Oregon's governor is probably going to resign today -- and if not today, then surely very soon -- and that's going to be a black mark against clean energy.
Or, at least, that's how some anti-clean people will no doubt spin it.
John Kitzhaber was just elected to another four-year term in November. He was already a three-term governor who had first served in 1995-2003, and called Oregon "ungovernable" in the tail of his second administration. But then he ran again and was elected in 2010 and reelected last year. (It didn't hurt that Republicans ran a socially conservative troglodyte.) Kitzhaber was a progressive Democrat for a mostly (by population, at least) progressive state.
But his relationship with his current girlfriend (now fiance) Cylvia Hayes has brought them both down.
She brought some baggage with her that only recently came out. When she was younger she married a Ethiopian immingrant for money, just so he could get a green card in the U.S. Then she had a significant role in an plan to grow marijuana in Washington state.
Then came the revelation just two weeks ago that Hayes was paid $118,000 for communications work with the Clean Economy Development Center in Washington D.C., which works to promote clean energy clean projects. Except she was also listed as an adviser to Kitzhaber on renewable energy, an obvious conflict of interest.
Things spiraled quickly down from there. FOIA requests by Williamette Week and the Oregonian showed that Hayes had -- or rather, that Kitzhaber let her have -- a great deal of leeway in his office. She had a part-time desk there. She made personal requests of his staff members. And one staff member was fired after asking whether Hayes was going to be allowed to go "on her merry way" through policy meetings.
And THEN, just a few days ago and a day before an ethics commission was to come into being, it came out that Kitzhaber requested that thousands of emails from his personal Gmail account be deleted.
In an action that should win an award, a computer administrator deep in the state's archiving system who was givn Kitzhaber's request, decided she'd better ask her supervisor first. It was passed up the management chain several more times, until a upper manager decided against the request.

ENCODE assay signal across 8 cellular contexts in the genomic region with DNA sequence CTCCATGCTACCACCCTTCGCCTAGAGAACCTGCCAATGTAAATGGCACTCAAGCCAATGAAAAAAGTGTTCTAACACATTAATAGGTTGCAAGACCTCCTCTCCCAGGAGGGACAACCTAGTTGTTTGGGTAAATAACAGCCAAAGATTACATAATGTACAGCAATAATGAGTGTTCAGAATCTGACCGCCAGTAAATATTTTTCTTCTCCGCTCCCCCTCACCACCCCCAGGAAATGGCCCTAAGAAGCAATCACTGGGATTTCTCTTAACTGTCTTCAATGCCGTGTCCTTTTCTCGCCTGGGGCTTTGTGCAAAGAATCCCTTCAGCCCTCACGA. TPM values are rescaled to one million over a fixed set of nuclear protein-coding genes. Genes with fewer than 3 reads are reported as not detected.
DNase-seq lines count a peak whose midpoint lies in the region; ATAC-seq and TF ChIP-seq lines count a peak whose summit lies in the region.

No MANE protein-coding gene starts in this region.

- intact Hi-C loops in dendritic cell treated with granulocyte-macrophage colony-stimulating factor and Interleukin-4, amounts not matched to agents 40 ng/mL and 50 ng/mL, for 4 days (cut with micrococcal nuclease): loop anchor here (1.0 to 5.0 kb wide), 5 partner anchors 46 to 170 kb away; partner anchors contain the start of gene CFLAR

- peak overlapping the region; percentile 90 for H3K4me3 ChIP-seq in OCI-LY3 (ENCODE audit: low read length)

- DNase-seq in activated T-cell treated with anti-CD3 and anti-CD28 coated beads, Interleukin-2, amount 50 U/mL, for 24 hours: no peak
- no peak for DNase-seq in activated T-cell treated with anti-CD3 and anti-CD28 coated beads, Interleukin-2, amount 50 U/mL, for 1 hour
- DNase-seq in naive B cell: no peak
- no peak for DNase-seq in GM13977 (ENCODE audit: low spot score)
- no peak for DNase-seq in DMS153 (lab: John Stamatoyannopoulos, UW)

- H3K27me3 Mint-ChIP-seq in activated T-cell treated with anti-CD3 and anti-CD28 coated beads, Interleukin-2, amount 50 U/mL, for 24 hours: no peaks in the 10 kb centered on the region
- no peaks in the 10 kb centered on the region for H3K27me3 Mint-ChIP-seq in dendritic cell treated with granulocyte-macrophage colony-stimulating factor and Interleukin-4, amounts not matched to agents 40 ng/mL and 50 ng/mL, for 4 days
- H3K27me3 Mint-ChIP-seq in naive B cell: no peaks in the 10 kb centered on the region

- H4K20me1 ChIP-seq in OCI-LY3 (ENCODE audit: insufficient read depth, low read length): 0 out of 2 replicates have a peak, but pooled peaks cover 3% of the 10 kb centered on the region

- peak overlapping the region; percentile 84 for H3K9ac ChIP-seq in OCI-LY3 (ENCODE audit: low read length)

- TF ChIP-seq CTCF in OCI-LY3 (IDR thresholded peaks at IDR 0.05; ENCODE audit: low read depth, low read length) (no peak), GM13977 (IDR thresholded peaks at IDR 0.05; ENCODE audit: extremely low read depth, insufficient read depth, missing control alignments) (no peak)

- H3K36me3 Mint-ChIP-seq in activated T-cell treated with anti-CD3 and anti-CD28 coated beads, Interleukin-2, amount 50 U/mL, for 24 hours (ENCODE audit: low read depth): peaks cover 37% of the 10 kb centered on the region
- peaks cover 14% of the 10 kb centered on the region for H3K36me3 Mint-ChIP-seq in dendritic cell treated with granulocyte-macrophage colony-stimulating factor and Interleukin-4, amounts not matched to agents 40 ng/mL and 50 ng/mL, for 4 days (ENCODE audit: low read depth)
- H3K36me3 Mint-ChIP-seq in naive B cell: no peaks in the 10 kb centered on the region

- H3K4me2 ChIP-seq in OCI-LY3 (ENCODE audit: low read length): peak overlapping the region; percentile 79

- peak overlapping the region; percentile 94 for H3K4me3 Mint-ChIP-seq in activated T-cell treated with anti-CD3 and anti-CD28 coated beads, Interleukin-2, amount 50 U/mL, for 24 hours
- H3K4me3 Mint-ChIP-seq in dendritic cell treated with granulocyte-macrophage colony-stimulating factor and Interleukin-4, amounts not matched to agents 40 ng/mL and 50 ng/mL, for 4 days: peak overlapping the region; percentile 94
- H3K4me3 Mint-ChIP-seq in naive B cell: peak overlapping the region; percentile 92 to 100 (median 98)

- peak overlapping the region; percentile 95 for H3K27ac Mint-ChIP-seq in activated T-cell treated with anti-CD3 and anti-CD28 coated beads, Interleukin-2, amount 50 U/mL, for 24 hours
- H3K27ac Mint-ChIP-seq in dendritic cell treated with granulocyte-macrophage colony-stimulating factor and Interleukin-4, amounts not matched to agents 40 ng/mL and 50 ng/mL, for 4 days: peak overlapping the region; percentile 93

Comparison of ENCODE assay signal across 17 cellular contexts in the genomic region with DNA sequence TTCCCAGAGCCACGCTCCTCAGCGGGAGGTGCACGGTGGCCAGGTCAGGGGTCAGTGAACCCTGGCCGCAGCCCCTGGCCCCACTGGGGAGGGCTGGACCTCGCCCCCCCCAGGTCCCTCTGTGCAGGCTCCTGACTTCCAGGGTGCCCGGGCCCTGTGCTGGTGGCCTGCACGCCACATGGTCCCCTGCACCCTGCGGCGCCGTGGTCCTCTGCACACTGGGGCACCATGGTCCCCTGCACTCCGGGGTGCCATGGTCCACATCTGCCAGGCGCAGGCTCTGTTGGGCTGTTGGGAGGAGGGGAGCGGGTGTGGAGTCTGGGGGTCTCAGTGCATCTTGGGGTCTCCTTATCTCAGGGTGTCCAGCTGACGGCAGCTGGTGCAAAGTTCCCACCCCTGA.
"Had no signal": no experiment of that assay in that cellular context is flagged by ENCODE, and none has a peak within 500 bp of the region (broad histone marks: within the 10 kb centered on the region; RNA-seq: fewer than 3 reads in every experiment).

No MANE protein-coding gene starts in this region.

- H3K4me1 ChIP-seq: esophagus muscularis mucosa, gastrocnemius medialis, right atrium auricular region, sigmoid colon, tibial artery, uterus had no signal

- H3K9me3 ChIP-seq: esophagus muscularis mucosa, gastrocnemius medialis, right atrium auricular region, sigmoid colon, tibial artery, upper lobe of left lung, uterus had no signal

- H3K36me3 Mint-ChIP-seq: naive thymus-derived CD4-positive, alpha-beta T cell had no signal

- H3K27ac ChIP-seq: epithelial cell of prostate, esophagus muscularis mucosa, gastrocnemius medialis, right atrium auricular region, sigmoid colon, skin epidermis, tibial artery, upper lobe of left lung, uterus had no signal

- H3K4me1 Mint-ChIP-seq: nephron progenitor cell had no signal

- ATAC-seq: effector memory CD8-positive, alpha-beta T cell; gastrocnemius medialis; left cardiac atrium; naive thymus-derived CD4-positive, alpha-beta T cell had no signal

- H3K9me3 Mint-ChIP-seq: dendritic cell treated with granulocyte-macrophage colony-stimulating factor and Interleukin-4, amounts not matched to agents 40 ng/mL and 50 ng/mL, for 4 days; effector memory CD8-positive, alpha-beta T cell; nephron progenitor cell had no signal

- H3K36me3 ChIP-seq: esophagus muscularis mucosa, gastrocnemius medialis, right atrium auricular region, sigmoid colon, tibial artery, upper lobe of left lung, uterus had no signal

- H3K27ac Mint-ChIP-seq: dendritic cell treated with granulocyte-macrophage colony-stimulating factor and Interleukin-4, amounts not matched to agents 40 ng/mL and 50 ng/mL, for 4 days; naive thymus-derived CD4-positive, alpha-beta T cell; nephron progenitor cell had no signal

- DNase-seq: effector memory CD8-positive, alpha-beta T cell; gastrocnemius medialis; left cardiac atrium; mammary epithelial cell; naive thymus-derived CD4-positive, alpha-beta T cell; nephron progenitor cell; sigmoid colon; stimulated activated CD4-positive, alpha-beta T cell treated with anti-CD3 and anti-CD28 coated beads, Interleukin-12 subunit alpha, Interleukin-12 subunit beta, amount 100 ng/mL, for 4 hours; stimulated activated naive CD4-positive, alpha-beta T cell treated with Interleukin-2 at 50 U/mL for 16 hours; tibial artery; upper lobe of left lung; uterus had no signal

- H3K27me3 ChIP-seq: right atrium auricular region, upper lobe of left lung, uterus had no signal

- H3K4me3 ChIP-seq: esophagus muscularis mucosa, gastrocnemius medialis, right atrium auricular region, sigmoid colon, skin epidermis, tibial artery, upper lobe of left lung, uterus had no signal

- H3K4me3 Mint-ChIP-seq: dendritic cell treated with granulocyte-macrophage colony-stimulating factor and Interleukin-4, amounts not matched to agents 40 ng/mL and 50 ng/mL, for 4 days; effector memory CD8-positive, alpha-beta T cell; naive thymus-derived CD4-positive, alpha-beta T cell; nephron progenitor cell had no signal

In just the last day or two even Kitzhaber's friends said he needed to go. Democrats abandoned him, the Secretary of State (who will replace him when he resigns) spoke of some weird behavior after, at his request, she returned to the state from a conference in D.C.
It's been very surprising how fast this all happened -- at the beginning of the week it looked like Kitzhaber, through wounded, would surely stay in office. Now he's lost all support and will have to resign, if he hasn't by the time I end this paragraph. They'll be ethics and criminal inquiries -- and there should be -- but with Kitzhaber gone I wonder how much steam they'll have. Oregon isn't a Republican state (except by area), with both houses of the legislature controlled by Democrats -- so this isn't much political hay that can be made.
Personally I liked Kitzhaber a good deal, and voted for him twice. But I recognize he has to go. It makes me angry. Kitzhaber was a strong environmentalist, stopped the death penalty from being used during his term, and also a former emergency room doctor who strove to bring health care to the uninsured and to fully implement the Affordable Care Act here -- even after the state spent several hundred million doctors building a state exchange that was a catastrophe. (It's since been abandoned for the federal exchange.) Kitzhaber was also a strong backer of a new bridge over the Columbia River from Oregon to Washington state, that was also abandoned after a couple hundred million was spent on its design.
But the clean energy effort here, and maybe elsewhere, will take a hit, especially for the usual suspects. Oregon is already a fairly clean state in how it generates its energy, thanks to a lot of hydropower from Columbia River dams. The state's last coal-fired power plant, in Boardman, is slated to be closed by the end of this decade. And a couple of Oregon counties are making out nicely from wind power agreements -- when you drive east out of the Columbia River Gorge, there are miles and miles of hundreds of huge wind turbines on both sides of the river that look pretty impressive (and not too much of a blight).
It's also unfortunate because who doesn't think anymore that these kind of backroom machinations happen in other states all the time. You can't tell me there aren't fossil fuel "consultants" meeting with high-level reps of state governors down in his mansion's kitchen at midnight. (And plenty of other industry representatives too.)
But it's not supposed to involve your girlfriend, and it's not supposed to come out in emails you later decide you'd like to have deleted. Just keep your significant other out of your administration, OK? (You have to admit Republicans seem to do a better job of this than Democrats. Or maybe they're just afraid to marry strong women.)
And now I must leave to go set my cynicism level a few notches higher. Again.
Update 12:10 pm: Here's a timelime of the scandal.
Update 12:15 pm: Several media outlets are reporting Kitzhaber says he will resign.